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See detailDepression alters "top-down" visual attention: a dynamic causal modeling comparison between depressed and healthy subjects.
Desseilles, Martin ULg; Schwartz, Sophie; Dang Vu, Thien Thanh ULg et al

in NeuroImage (2011), 54(2), 1662-8

Using functional magnetic resonance imaging (fMRI), we recently demonstrated that nonmedicated patients with a first episode of unipolar major depression (MDD) compared to matched controls exhibited an ... [more ▼]

Using functional magnetic resonance imaging (fMRI), we recently demonstrated that nonmedicated patients with a first episode of unipolar major depression (MDD) compared to matched controls exhibited an abnormal neural filtering of irrelevant visual information (Desseilles et al., 2009). During scanning, subjects performed a visual attention task imposing two different levels of attentional load at fixation (low or high), while task-irrelevant colored stimuli were presented in the periphery. In the present study, we focused on the visuo-attentional system and used "Dynamic Causal Modeling" (DCM) on the same dataset to assess how attention influences a network of three dynamically-interconnected brain regions (visual areas V1 and V4, and intraparietal sulcus (P), differentially in MDD patients and healthy controls. Bayesian model selection (BMS) and model space partitioning (MSP) were used to determine the best model in each population. The best model for the controls revealed that the increase of parietal activity by high attention load was selectively associated with a negative modulation of P on V4, consistent with high attention reducing the processing of irrelevant colored peripheral stimuli. The best model accounting for the data from the MDD patients showed that both low and high attention levels exerted modulatory effects on P. The present results document abnormal effective connectivity across visuo-attentional networks in MDD, which likely contributes to deficient attentional filtering of information. [less ▲]

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See detailDepression and autobiographical memory: which are the characteristics of depressed patients' self-defining memories?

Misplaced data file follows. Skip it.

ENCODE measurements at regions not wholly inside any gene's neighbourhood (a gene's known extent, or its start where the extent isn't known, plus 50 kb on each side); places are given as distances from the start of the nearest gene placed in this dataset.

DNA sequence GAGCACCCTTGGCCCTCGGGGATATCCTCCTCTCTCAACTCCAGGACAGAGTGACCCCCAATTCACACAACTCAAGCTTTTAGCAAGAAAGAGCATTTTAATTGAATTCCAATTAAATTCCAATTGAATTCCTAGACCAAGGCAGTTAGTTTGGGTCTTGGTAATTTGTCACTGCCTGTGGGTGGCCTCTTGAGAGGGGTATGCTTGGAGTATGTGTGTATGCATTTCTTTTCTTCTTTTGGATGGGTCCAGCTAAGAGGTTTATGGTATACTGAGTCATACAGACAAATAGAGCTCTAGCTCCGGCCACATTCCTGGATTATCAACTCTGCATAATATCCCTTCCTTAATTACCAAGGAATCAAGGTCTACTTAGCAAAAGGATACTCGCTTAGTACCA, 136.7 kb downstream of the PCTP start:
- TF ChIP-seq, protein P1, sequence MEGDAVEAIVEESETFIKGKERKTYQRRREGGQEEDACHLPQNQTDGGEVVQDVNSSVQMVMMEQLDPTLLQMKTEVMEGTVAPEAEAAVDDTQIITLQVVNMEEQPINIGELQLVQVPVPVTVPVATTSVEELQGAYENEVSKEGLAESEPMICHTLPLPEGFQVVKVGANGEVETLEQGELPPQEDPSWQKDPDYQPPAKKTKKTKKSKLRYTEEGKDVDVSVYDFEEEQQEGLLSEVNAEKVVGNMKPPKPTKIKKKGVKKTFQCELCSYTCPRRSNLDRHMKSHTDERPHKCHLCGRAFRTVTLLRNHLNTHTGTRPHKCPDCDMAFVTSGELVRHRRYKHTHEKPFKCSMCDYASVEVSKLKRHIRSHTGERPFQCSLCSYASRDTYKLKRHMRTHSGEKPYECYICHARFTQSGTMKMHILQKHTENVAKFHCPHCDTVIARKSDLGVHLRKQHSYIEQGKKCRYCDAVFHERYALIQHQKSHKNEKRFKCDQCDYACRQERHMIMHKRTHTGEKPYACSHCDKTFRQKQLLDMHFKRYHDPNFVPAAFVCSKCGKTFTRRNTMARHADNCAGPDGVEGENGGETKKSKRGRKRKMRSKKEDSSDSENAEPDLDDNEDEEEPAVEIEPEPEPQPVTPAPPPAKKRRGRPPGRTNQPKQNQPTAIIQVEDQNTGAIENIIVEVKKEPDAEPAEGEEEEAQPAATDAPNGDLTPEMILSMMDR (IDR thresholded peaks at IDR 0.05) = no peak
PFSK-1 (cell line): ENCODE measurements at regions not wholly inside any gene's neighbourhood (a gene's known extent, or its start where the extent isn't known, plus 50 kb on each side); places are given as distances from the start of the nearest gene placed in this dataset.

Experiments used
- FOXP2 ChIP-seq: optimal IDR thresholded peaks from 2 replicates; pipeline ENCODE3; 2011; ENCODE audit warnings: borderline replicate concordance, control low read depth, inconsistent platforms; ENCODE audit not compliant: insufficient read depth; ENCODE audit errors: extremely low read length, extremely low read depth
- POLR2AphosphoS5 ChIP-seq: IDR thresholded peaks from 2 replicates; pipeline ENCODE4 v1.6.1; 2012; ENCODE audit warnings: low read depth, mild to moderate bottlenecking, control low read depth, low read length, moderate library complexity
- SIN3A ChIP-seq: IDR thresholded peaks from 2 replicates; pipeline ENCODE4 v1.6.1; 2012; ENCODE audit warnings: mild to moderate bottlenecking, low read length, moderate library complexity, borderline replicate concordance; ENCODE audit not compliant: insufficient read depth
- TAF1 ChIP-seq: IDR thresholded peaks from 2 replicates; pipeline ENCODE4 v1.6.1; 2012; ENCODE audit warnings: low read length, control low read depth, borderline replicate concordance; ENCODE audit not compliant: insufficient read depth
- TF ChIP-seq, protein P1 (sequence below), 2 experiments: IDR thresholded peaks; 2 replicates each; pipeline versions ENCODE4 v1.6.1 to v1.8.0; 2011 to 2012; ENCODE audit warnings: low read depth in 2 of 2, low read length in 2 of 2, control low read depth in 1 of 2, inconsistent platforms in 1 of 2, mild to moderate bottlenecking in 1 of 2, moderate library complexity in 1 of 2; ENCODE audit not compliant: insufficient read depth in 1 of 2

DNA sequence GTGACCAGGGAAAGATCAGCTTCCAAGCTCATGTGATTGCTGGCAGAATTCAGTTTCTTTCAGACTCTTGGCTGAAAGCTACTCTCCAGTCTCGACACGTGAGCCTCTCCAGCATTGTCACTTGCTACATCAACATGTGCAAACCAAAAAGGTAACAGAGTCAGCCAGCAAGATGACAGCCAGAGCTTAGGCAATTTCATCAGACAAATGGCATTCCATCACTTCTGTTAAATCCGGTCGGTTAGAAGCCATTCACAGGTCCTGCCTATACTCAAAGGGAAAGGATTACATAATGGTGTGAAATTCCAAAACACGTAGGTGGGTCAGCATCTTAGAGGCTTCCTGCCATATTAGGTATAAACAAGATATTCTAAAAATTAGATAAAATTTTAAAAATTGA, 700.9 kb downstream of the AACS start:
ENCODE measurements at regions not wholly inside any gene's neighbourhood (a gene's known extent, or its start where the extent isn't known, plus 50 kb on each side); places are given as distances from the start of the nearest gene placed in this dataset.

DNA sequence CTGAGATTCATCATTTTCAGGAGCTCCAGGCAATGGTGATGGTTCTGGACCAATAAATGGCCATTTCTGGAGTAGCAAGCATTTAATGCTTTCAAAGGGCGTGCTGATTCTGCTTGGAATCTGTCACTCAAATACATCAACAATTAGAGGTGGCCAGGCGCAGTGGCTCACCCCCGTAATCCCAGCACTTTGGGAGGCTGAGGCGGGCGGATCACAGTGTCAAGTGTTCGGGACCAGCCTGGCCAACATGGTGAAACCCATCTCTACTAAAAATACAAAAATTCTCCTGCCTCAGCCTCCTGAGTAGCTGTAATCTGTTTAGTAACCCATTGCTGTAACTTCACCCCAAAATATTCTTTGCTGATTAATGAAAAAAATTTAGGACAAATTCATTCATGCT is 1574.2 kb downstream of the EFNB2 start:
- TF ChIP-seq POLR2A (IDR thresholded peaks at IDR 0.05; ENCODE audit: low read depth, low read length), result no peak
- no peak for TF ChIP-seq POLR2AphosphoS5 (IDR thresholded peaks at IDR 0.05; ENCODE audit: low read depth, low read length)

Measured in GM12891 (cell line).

Wagener, Aurélie ULg; Weigend, Alicia; Boulanger, Marie ULg et al

Poster (2014, January 13)

BACKGROUND. Depressed patients suffer from autobiographical memory deficits. Indeed, depressed patients present an overgeneralization and a mood congruence biases. Moreover, they seem to have difficulties ... [more ▼]

BACKGROUND. Depressed patients suffer from autobiographical memory deficits. Indeed, depressed patients present an overgeneralization and a mood congruence biases. Moreover, they seem to have difficulties to recall positive memories. Our aim is to focus on a specific kind of memories called “self-defining memories” (SDM) which are highly pertinent for self-building. Their characteristics (e.g. specificity, meaning making) were assessed and compared to those of healthy subjects. HYPOTHESES. Depressed patients relate less specific and meaning making events than control group. A mood congruence bias is observed. METHOD. 17 depressed patients and 18 healthy subjects fulfilled SDM exercises: subjects were asked to relate six important events that happened in their life. These SDM were assessed on several variables: specificity, impact, meaning making, contain. Moreover, subjects were assessed on depression severity and self-esteem (explicit and implicit). RESULTS. No difference between depressed patients and healthy subjects has been found for specificity. A marginal effect appeared for meaning making: control group seemed to relate more meaning making events than depressed patients. Depressed patients related more negative events than control group: this negative emotional valence was positively correlated with higher depression severity. Depressed subjects presented a lower explicit self-esteem than healthy subjects but no difference has been found for implicit self-esteem. Higher explicit self-esteem was positively correlated with positive emotional valence of SDM. DISCUSSION. Results partially support our hypotheses. Experimental and clinical implications of our results will be discussed. [less ▲]